Mar 01 2010
By Benjamin Bullard
U.S. Sen. Richard Shelby (R-Tuscaloosa) ripped the fiscal policies of the Obama administration before a sympathetic crowd of more than 100 local Republicans Saturday, sparing no criticism for the President’s approach to stimulating the economy by borrowing from taxpayers.
“This is the most radical, the most left-wing group we’ve ever had in Washington, D.C., ideologically,” said Shelby. “They want to manage our economy. They want to create the funds that would keep things this way, to perpetually bail out companies that are failing. It’s crazy.”
Shelby visited with Cullman’s VFW Post 2214 as part of a stop in north Alabama during a weekend break from activity in the the 111th U.S. Congressional session. He told the conservative political group that liberal stances on health care reform, corporate bailouts, domestic manufacturing and international trade threaten future generations’ hopes of prosperity.
“We are the richest nation in the world,” he said, “but how long will we be, at the rate we’re going?”
Condemning the prospect of a government he said will expand endlessly if allowed, Shelby cautioned against completely removing the profit motive from American health care.
“I really believe that we have the best health care system in the world,” Shelby said. “Is it perfect? No ... but should we turn it upside down and let the government run it? I’ve been around the government for a long time, and if you believe they are going to run anything more efficiently than the private sector, you’d better look very closely.”
Shelby defended his “blanket hold” tactic of blocking dozens of presidential nominees earlier this month. Democrats and many media analysts had criticized the move, accusing Shelby of instigating a standoff motivated by his desire to bring “pork” projects into the state, chiefly a massive air refueling tanker contract originally awarded to — and then stripped from — Northrop Grumman in Mobile.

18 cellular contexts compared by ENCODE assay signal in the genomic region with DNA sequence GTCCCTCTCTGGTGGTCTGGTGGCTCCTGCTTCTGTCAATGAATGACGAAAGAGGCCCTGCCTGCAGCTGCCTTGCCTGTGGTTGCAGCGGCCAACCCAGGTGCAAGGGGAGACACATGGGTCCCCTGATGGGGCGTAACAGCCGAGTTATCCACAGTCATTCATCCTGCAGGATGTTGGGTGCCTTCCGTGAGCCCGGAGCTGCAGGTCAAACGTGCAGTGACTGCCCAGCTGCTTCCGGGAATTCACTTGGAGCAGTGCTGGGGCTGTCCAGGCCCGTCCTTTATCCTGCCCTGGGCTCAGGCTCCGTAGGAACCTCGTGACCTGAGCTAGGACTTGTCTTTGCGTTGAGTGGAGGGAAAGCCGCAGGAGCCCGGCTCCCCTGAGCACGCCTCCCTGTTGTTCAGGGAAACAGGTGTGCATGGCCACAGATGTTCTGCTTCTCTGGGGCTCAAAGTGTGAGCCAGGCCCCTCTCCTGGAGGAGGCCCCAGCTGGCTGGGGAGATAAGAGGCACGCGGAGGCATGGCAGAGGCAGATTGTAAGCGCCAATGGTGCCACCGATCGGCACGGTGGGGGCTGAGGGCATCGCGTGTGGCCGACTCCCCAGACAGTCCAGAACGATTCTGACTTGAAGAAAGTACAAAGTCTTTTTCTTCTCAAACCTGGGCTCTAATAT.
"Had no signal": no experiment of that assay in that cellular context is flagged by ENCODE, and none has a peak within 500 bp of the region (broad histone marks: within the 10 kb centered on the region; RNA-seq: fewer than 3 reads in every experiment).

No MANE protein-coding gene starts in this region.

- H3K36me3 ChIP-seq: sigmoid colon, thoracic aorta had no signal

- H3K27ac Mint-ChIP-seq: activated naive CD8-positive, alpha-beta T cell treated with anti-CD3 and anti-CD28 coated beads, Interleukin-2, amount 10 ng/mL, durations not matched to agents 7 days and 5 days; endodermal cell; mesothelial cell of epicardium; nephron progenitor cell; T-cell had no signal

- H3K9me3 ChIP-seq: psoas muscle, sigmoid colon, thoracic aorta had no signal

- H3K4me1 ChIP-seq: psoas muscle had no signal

“Someone said, ‘You’re just doing this because you want to bring those jobs to Alabama,’” said Shelby. “My response was, ‘You’re doggone right I want to bring those jobs to Alabama.’”
Americans may have gotten more than they bargained for, claimed Shelby, when they gave control of the White House and the Congress to liberal leaders.
“Right now, we’re in the minority,” Shelby said. “Everyone knows politics swings. Friends of mine told me, ‘We’re voting ‘changes.’’ I replied, ‘Have you thought about what that is? It’s more taxes, bigger government, more regulation.’ That’s not my kind of change - I like incremental change. The government should not pick winners and losers in the marketplace.”
Now in his 24th year of Senate service, Shelby expressed gratitude for heavy local backing his campaign received in the 2004 Senate race.
“That 68 percent vote was probably more than I deserved, but not more than I wanted,” he joked. “I’m grateful to the people of Cullman for their support.”
Mayor Max Townson presented Shelby with the key to the City of Cullman and a bag of donuts from the Duchess Bakery, prompting the senator to recount an anecdote of a previous Cullman visit during which he asked an aide to get him “just one” donut — because, said Shelby, “if he’d bought one dozen, we’d have eaten them all.”